I recently met with Larry Kaplan, of Harmonic, to hear about the company’s new product — the Spectrum ChannelPort.
“As consumer desire for more content delivered to more devices increases,” Kaplan said, “broadcasters, content providers, and cable and satellite operators are challenged to launch new branded channels and services while reducing costs."
The ChannelPort is a departure from many of the new master control products in that it is designed to integrate easily with existing systems. Many broadcasters are looking to add sub-channels for mobile or IPTV feeds. If they are already using conventional server/switcher/automation controller architecture, then adding adding a channel-in-box can involve considerable changes to the traffic, automation and media management. Many would like to continue with their existing automation platform, just adding further channels, and to extend their existing storage systems, with air and near-line servers.
"The newest member of the Spectrum media server family, ChannelPort simplifies the task of bringing new services to air quickly and affordably,” Kaplan said. “It builds on users' existing infrastructure rather than forcing them to start from scratch. Using ChannelPort, a facility can add not only playout channels, but also functionality that traditionally has required five or six separate components in the transmission chain."
Most automation systems use proprietary protocols to control the master control chain. Two have become ad hoc standards — the Louth VDCP from Harris, and the Oxtel Automation protocol from Miranda, which is used for branding.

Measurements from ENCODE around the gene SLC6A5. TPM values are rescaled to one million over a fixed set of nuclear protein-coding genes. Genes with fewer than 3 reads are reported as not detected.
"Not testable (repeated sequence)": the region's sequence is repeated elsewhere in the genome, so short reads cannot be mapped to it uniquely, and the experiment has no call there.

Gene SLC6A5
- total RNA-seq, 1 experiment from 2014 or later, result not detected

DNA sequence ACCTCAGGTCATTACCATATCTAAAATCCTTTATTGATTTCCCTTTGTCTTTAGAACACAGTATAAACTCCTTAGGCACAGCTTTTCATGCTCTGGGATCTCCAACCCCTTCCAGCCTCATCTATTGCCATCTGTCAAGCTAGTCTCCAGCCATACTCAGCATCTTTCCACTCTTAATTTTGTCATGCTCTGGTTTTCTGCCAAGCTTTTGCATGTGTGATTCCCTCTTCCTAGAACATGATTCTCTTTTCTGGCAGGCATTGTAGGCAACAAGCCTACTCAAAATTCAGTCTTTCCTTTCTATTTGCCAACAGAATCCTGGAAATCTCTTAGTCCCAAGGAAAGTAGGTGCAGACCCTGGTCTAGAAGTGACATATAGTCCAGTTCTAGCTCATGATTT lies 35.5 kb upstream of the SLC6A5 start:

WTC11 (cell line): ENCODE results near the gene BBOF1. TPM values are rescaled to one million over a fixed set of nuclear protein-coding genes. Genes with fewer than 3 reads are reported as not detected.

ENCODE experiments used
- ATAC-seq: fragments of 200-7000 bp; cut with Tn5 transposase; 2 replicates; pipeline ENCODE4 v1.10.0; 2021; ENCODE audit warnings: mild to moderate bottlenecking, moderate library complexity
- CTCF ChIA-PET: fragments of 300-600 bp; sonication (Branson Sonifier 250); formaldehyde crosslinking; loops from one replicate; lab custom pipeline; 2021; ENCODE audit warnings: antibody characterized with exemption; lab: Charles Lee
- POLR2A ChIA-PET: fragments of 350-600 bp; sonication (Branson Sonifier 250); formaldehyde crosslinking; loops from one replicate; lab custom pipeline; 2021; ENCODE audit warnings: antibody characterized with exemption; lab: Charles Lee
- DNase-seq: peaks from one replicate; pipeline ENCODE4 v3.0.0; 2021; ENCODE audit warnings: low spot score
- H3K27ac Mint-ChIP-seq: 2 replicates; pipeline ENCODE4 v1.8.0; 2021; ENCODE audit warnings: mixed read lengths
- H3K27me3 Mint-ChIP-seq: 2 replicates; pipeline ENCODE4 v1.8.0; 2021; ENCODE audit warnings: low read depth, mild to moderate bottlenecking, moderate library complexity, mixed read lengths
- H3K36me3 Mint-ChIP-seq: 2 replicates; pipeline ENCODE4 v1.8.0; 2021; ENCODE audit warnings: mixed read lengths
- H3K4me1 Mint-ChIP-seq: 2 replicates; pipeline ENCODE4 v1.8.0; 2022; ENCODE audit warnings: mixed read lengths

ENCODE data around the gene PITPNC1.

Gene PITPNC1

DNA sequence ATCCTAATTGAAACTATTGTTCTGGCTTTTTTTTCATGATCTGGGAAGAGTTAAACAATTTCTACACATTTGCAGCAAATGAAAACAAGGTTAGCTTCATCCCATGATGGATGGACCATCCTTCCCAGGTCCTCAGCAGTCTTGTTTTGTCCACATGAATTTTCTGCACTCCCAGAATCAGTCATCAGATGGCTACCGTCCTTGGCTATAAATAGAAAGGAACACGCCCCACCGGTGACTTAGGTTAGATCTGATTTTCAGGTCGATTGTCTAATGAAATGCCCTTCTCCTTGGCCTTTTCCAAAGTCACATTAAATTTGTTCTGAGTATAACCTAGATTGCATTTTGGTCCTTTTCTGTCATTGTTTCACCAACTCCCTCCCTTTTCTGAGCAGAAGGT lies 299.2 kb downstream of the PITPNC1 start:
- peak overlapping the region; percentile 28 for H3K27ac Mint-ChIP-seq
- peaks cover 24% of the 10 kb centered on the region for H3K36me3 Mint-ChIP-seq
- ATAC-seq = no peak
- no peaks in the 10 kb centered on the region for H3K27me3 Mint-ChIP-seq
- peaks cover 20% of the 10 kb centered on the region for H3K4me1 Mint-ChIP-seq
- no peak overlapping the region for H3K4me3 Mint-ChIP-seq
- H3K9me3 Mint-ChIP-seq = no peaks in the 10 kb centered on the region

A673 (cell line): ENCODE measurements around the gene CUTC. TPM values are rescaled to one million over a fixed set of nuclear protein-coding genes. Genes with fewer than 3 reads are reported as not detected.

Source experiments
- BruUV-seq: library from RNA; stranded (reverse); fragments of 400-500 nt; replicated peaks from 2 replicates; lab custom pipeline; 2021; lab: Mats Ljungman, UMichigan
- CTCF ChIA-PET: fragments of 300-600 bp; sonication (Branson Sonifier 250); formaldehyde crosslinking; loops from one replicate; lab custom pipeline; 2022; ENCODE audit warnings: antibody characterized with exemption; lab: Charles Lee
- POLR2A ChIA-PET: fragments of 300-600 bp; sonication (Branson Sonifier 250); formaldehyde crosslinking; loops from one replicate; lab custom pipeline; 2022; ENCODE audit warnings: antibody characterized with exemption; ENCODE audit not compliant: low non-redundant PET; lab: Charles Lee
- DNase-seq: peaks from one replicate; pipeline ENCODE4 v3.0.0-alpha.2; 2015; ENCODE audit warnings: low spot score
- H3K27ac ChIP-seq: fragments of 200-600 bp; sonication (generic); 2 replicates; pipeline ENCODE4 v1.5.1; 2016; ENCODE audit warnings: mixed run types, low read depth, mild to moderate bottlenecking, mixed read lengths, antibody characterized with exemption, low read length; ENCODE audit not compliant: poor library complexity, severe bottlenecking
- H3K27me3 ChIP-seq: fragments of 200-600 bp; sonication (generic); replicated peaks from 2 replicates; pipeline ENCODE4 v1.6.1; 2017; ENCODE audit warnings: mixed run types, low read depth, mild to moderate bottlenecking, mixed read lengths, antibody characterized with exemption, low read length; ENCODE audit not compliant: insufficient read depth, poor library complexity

The ChannelPort module is designed to be added to Spectrum and Mediadeck servers. The module adds comprehensive branding, with eight key layers, as well the ability to switch to a live input. It is controlled via VDCP and Oxtel protocol, so it can be added to an existing system with minimum changes and configuration.
The Harmonic philosophy acknowledges that, for many broadcasters, the issues when expanding are more likely continuing reliability of transmissions and gradual change rather than a wholesale swap-out of all the existing systems.
Minimizing cost is of prime concern for secondary channels, and the creation and operation of branding is one important factor. Broadcast graphics are traditionally prepared on broadcast systems like Chyron, Pixel Power, Vizrt and Orad. ChannelPort introduces an alternative, in the use of Adobe Flash. Outside the world of broadcast graphics, Flash design and development is a very common skill.
It’s not a new idea to use Flash in broadcast applications. Just like Photoshop, skills with Adobe products are found across the board in graphics departments. However, there is a problem with Flash in that rendering in a web browser with the Flash plugin is best effort rather than deterministic. To be of use in broadcasting, graphics must render in real time. Harmonic has addressed this issue by designing a Flash rendering engine as part of the ChannelPort module.
Photoshop and After Effects can be used to build graphics, and common formats like Targa sequences are also supported. The final on-air look is built as templates in Flash professional and loaded to the module.
It is not going to replace powerful 3-D branding engines from Vizr and Orad used for premium channels. But, for the majority of channels’ 2D branding, it fits the requirements. With eight layers of keying, the ChannelPort module can add multilayer graphics including logo, side panels, live crawls and tickers, as well as regulatory marks. It has full support for EAS messages, accepting EAS data and audio from an EAS decoder.
ChannelPort is available in three configurations: as a stand-alone half-RU device that adds branding capabilities to a Spectrum system; integrated in a MediaDeck 7000 chassis to function as a stand-alone branding server; and integrated in either a MediaPort 7000 or MediaDeck 7000 chassis to function with both those devices as a stand-alone branding server with media ingest capabilities. Four modules can be housed in 1RU for sites short on rack space.